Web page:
Previously thought to affect mainly children, celiac disease is now understood to be a systemic disorder that can develop at any age. A recent study found a small but significant risk of increased mortality in those with CD, but managing the condition through proper diet and medical care can mitigate the risk.
Babies who show certain digestive symptoms may be incorrectly diagnosed with cow’s milk allergy and put on special diets, although this allergy is uncommon.
Anyone who experiences a symptom of illness will be concerned that it might be COVID-19, but at this time of year many people have allergy symptoms, and it’s still possible to catch a cold, although flu season is ending. Here are key symptoms of seasonal allergy, cold, flu, and COVID-19 to help you take action as needed.
In children with food allergies, peanut allergy is the one most likely to cause a severe reaction. A newly approved medication made from peanut flour treats peanut allergy by giving a gradually increasing dosage over several months.
Many people have experienced unpleasant symptoms related to food, but such a reaction does not necessarily mean that you have a food allergy. The symptoms could indicate a food intolerance, food sensitivity, or possibly celiac disease.
Eosinophilic esophagitis is an allergic inflammation of the esophagus that most typically develops as an allergic response to certain foods. The exact cause is unclear, but if left untreated it can lead to permanent scarring or narrowing of the esophagus.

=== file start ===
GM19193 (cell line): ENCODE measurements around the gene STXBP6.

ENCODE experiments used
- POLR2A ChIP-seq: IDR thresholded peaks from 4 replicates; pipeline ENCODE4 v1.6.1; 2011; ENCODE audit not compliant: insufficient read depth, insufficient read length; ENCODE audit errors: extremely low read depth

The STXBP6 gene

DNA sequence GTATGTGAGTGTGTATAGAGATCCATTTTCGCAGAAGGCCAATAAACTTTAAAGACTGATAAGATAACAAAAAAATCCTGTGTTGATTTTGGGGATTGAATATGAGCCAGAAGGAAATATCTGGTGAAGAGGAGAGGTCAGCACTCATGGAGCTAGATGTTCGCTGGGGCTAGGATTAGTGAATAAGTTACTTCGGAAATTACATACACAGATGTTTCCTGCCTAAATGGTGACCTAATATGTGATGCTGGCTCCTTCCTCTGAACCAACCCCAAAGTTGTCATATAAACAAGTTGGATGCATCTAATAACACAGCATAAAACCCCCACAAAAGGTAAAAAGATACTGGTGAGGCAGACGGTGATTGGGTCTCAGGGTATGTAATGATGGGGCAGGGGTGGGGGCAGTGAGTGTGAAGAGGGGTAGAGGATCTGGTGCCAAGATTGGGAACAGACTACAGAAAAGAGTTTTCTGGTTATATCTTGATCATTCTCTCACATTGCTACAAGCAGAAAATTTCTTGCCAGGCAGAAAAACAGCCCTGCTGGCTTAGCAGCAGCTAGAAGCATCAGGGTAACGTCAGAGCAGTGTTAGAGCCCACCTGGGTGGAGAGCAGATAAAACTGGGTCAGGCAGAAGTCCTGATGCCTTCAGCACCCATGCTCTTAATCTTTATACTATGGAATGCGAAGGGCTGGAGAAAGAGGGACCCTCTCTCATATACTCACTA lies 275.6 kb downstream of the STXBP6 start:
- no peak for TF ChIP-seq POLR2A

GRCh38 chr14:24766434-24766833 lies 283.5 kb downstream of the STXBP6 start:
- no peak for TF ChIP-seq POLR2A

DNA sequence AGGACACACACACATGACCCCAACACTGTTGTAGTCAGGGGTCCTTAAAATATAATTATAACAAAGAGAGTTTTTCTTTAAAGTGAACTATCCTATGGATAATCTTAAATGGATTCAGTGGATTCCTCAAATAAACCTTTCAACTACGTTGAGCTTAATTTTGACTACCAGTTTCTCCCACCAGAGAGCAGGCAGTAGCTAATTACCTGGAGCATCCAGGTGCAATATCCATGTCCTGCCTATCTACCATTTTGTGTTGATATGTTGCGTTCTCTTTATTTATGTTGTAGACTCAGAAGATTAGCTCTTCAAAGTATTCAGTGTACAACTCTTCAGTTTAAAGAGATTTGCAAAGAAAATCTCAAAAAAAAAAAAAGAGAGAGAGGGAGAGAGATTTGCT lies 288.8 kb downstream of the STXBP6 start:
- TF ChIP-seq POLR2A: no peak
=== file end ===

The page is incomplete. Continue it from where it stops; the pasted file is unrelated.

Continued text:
The FDA has approved a new medication for the treatment of chronic rhinosinusitis with nasal polyps, dupilumab, which is given by injection biweekly.
If it seems like your seasonal allergies are worse than they used to be, you aren’t imagining it, and you aren’t alone. Climate change has caused a longer pollen season, and plants are producing more pollen that is more potent.
The growing popularity of “clean” cosmetics and personal care products has raised awareness of certain ingredients that may be harmful or cause allergic reactions.
Many people who believe they are allergic to penicillin do not in fact have this allergy. Additionally, people who were allergic in the past may no longer be. An allergist can use various tests to determine whether a person has a true allergy.